Paniolo presents power plan

If the company is successful in its attempts to raise capital, one day the majority of the electricity on the leeward side of Hawaii Island could be produced by newly founded Parker Ranch subsidiary Paniolo Power Co.


If the company is successful in its attempts to raise capital, one day the majority of the electricity on the leeward side of Hawaii Island could be produced by newly founded Parker Ranch subsidiary Paniolo Power Co.

That’s according to a 17-page “integrated resource plan” abstract available for download on its website, In the report — researched by a team of consultants from Siemens Industries Inc. and Booz, Allen, Hamilton Inc. — Parker Ranch makes a case for various implementations of renewable energy solutions that could supplement or, in some cases, replace the power provided by Hawaii Electric Light Co.

The research weighed a variety of combinations of power sources, including solar, wind, geothermal and fossil fuels, looking for ways to produce cheaper power than that currently provided by HELCO. The report stated that Parker Ranch’s 130,000 acres are estimated to be capable of generating more than 300 megawatts in wind power alone. HELCO’s current peak demand for the entire island tops out at below 200 megawatts, according to its website.

In each of the scenarios, the resource plan considered an initial phase in 2019, when renewable energy sources on Parker Ranch property might be integrated to provide firm capacity to meet the needs of the ranch and the greater Waimea and North Kohala communities. That total was estimated at about 18 megawatts.

The second phase, set for 2024, looks at generating sufficient excess capacity of about 70 megawatts, which could serve about 75 percent of the load on the west side of the island.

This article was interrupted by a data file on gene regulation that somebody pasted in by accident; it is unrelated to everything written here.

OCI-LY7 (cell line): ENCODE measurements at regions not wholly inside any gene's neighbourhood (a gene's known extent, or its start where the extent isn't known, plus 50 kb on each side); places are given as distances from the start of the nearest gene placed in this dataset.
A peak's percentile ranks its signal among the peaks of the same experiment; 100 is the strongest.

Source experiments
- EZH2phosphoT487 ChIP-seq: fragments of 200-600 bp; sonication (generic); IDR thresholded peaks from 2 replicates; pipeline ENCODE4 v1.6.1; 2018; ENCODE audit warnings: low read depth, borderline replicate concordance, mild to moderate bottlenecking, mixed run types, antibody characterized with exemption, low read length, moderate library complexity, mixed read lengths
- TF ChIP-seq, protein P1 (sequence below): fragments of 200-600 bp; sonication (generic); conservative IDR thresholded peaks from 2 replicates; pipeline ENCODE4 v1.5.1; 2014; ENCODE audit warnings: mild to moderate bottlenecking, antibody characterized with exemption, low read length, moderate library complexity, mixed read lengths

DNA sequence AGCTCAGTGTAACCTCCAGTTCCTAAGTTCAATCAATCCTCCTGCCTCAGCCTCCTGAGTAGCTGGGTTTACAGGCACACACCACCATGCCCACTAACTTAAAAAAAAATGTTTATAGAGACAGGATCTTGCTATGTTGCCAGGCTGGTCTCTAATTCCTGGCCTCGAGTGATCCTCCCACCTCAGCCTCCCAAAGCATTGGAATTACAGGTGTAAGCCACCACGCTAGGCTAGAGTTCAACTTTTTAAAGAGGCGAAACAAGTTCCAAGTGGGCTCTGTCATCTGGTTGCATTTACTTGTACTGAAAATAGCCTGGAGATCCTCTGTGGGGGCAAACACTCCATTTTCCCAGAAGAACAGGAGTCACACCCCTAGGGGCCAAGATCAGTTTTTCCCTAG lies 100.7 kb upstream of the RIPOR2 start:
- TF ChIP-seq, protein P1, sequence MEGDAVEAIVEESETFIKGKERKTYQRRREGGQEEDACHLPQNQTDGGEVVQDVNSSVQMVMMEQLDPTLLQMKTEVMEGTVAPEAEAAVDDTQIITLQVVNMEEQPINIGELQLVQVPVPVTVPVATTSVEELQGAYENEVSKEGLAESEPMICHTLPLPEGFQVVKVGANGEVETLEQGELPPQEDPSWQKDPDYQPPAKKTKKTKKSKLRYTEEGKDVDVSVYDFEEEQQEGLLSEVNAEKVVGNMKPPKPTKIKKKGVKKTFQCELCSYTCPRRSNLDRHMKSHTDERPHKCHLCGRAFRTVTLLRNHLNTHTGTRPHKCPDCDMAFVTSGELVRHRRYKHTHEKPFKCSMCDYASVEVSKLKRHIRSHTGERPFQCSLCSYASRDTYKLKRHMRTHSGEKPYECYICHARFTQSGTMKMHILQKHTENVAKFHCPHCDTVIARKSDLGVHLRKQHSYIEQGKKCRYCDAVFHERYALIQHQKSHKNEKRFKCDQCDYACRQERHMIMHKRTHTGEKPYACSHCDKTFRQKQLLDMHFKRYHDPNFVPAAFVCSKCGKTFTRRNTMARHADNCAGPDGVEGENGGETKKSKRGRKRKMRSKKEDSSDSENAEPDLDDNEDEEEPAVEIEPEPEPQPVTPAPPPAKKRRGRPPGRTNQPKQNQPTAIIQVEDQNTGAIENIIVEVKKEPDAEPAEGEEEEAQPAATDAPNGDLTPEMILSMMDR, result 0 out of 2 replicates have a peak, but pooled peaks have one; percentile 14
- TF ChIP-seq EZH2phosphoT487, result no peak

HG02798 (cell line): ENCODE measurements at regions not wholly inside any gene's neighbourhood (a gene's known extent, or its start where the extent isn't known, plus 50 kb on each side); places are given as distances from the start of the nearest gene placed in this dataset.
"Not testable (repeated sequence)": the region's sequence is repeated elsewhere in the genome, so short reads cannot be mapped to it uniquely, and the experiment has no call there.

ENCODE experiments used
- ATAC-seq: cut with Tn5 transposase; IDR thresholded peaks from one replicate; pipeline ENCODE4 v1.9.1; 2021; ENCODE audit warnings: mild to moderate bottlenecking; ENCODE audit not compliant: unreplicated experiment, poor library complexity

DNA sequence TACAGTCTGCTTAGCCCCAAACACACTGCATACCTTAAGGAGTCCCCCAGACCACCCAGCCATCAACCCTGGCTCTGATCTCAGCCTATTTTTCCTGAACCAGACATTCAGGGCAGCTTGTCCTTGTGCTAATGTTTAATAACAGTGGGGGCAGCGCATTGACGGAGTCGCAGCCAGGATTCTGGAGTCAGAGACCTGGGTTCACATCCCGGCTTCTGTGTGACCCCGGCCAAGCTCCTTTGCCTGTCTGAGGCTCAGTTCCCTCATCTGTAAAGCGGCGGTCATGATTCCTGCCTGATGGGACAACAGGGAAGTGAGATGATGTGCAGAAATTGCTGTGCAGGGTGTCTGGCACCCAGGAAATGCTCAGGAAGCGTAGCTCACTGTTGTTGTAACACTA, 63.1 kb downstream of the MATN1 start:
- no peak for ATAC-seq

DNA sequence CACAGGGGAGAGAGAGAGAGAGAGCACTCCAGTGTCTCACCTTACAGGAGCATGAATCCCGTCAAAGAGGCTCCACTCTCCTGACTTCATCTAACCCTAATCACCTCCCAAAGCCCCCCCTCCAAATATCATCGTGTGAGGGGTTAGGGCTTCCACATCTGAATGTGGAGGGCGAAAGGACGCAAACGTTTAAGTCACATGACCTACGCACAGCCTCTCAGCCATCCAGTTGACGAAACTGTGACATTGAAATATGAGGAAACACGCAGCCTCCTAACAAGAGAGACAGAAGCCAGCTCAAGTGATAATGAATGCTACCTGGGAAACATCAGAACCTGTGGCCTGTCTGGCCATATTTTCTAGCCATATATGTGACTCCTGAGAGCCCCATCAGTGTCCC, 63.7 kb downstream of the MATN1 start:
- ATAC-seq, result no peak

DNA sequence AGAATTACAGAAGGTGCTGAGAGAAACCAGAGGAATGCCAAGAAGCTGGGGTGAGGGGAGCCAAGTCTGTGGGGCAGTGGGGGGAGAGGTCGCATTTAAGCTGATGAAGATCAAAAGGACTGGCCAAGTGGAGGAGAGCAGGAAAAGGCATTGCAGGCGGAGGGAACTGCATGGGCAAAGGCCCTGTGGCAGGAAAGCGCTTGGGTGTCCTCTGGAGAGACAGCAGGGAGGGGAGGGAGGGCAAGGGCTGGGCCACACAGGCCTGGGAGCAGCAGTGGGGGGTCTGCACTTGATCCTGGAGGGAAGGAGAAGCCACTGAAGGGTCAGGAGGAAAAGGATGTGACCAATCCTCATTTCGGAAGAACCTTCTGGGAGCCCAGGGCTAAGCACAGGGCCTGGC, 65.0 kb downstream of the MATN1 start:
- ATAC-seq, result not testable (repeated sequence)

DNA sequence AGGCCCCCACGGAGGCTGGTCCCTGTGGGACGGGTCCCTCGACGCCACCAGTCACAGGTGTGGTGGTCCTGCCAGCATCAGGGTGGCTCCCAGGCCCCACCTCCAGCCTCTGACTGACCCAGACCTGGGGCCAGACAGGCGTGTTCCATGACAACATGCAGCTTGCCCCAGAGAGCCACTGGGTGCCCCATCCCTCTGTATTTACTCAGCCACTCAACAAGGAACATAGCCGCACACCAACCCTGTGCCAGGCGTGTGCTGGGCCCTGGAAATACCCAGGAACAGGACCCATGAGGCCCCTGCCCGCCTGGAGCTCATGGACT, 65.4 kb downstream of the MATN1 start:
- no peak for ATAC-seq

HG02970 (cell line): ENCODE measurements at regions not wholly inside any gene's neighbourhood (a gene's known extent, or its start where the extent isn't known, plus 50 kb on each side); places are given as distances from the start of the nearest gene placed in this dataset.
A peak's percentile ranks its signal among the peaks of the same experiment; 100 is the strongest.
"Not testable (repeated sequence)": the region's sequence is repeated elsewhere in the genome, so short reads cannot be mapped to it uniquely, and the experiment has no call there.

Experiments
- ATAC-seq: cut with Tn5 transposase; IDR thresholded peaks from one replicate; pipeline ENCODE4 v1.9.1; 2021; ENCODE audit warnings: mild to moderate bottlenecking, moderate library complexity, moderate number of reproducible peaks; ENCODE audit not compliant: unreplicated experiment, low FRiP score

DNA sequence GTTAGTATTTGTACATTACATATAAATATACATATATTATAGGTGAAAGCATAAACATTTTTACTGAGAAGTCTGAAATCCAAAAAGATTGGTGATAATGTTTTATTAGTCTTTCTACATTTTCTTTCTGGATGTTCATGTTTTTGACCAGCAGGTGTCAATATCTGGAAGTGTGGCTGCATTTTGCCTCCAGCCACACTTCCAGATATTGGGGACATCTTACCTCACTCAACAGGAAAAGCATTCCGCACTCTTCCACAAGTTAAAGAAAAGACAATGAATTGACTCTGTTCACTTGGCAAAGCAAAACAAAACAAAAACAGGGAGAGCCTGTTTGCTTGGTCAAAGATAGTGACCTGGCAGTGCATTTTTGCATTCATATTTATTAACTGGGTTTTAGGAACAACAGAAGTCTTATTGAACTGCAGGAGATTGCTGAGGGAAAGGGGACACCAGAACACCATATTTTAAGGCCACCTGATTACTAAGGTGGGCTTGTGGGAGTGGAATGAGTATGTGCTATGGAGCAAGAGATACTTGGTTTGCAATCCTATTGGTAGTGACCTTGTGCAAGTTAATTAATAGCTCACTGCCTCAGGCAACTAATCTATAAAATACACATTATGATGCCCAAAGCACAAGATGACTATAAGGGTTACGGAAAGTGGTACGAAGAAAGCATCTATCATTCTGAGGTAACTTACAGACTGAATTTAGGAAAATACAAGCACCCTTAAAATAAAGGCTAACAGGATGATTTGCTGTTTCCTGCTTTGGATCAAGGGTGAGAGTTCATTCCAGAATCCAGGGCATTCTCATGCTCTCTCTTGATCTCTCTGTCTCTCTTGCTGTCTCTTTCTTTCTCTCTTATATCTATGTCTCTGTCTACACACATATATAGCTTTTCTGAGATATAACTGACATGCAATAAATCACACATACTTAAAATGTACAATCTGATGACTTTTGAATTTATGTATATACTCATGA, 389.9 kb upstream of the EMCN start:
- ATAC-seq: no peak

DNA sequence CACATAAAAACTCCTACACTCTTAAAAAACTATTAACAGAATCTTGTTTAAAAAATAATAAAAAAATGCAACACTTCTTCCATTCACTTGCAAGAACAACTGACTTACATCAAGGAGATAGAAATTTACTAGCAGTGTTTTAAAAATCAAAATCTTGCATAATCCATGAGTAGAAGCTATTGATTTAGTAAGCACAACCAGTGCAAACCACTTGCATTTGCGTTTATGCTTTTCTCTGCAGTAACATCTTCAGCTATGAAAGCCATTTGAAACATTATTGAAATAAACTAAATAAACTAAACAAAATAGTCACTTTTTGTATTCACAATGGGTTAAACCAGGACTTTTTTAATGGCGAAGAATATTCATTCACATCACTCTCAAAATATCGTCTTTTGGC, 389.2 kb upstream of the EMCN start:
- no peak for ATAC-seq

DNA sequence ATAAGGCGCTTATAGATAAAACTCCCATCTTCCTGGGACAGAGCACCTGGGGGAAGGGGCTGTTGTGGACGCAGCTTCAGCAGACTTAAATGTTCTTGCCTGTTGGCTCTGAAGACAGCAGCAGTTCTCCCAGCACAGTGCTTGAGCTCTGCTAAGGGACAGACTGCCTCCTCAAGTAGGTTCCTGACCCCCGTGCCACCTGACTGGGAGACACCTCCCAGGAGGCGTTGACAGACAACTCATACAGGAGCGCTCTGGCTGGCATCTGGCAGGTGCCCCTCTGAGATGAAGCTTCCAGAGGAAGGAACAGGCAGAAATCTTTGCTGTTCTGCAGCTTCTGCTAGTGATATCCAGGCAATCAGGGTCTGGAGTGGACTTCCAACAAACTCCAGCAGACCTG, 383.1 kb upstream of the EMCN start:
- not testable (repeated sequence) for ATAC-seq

“The large contribution to West Hawaii was thought to be potentially beneficial to not only provide a lower-cost energy source to the island, but to also alleviate the current transmission constraint connecting the generation on the eastern side of the island to the growing loads on the western side of the island,” the report reads.

What’s not clear is how the plans could impact HELCO and its remaining customers. CEO Jay Ignacio was not available to answer questions this week, but a spokeswoman provided a prepared statement Thursday afternoon.

“Hawaii Electric Light is interested in exploring ideas that will result in reducing electric bills for all customers. We look forward to discussing Parker Ranch’s plans in more detail with them,” the statement reads.

In his presentation last week to the Waimea Community Association of the study’s initial findings, Parker Ranch CEO Dutch Kuyper began the evening with a question for attendees.

“What does it feel like to be a HELCO customer?” he asked.

The question elicited a round of laughter from many of those present.

“It feels terrible,” said one man, “and I only hope you can succeed in extricating us from HELCO’s inadvertently terrible monopoly.”

Kuyper likened the island’s current energy situation to a high school trip he took as part of the Scared Straight program to Halawa Correctional Facility.

“You feel like you’re confined to a place you can’t get out of,” he said. “What’s our sentence? … Life. We’re on Death Row.”

At a conference on Maui last month, Kuyper explained that Parker Ranch’s once-thriving cattle business has been squeezed by some of the highest power rates in the nation and state.


“Our mission has compelled us to prioritize energy because of its devastating impact on our ranching operations, our beneficiaries and our community,” he said. “In our case, electricity is a major cost because we pump significant amounts of water across the ranch. The rise in oil and electricity prices has virtually wiped out the profit margin from half of our ranching operations.”

Email Colin M. Stewart at

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